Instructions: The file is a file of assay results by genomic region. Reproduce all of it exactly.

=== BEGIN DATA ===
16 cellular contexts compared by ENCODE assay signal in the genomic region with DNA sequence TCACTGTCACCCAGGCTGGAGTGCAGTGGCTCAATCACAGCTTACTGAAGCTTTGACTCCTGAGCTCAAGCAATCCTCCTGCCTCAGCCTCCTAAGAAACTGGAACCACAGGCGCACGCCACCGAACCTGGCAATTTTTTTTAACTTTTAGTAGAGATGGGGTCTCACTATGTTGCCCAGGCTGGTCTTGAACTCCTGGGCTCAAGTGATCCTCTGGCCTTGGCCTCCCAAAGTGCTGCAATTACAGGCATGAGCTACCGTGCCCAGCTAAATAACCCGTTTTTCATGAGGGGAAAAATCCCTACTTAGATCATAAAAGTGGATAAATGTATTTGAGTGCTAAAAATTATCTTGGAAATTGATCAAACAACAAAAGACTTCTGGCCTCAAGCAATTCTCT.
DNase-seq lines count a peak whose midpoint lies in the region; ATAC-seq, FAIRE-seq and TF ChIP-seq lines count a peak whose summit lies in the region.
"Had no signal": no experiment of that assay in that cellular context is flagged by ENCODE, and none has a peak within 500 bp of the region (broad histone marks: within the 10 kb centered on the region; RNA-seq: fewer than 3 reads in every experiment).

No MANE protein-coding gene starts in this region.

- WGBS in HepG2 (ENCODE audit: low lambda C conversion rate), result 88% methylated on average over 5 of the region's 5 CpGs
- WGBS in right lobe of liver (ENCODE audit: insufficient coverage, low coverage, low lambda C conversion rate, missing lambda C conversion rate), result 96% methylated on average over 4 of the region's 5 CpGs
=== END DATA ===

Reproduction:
16 cellular contexts compared by ENCODE assay signal in the genomic region with DNA sequence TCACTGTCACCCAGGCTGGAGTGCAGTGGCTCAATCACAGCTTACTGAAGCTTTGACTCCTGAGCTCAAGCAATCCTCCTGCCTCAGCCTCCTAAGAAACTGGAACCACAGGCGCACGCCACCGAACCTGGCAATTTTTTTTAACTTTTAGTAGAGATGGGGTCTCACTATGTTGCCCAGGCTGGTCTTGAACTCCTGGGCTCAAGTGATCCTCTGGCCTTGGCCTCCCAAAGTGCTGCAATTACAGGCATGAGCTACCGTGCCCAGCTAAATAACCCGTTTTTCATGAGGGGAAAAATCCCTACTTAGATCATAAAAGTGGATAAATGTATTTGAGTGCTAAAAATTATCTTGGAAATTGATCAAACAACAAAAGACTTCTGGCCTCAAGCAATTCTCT.
DNase-seq lines count a peak whose midpoint lies in the region; ATAC-seq, FAIRE-seq and TF ChIP-seq lines count a peak whose summit lies in the region.
"Had no signal": no experiment of that assay in that cellular context is flagged by ENCODE, and none has a peak within 500 bp of the region (broad histone marks: within the 10 kb centered on the region; RNA-seq: fewer than 3 reads in every experiment).

No MANE protein-coding gene starts in this region.

- WGBS in HepG2 (ENCODE audit: low lambda C conversion rate), result 88% methylated on average over 5 of the region's 5 CpGs
- WGBS in right lobe of liver (ENCODE audit: insufficient coverage, low coverage, low lambda C conversion rate, missing lambda C conversion rate), result 96% methylated on average over 4 of the region's 5 CpGs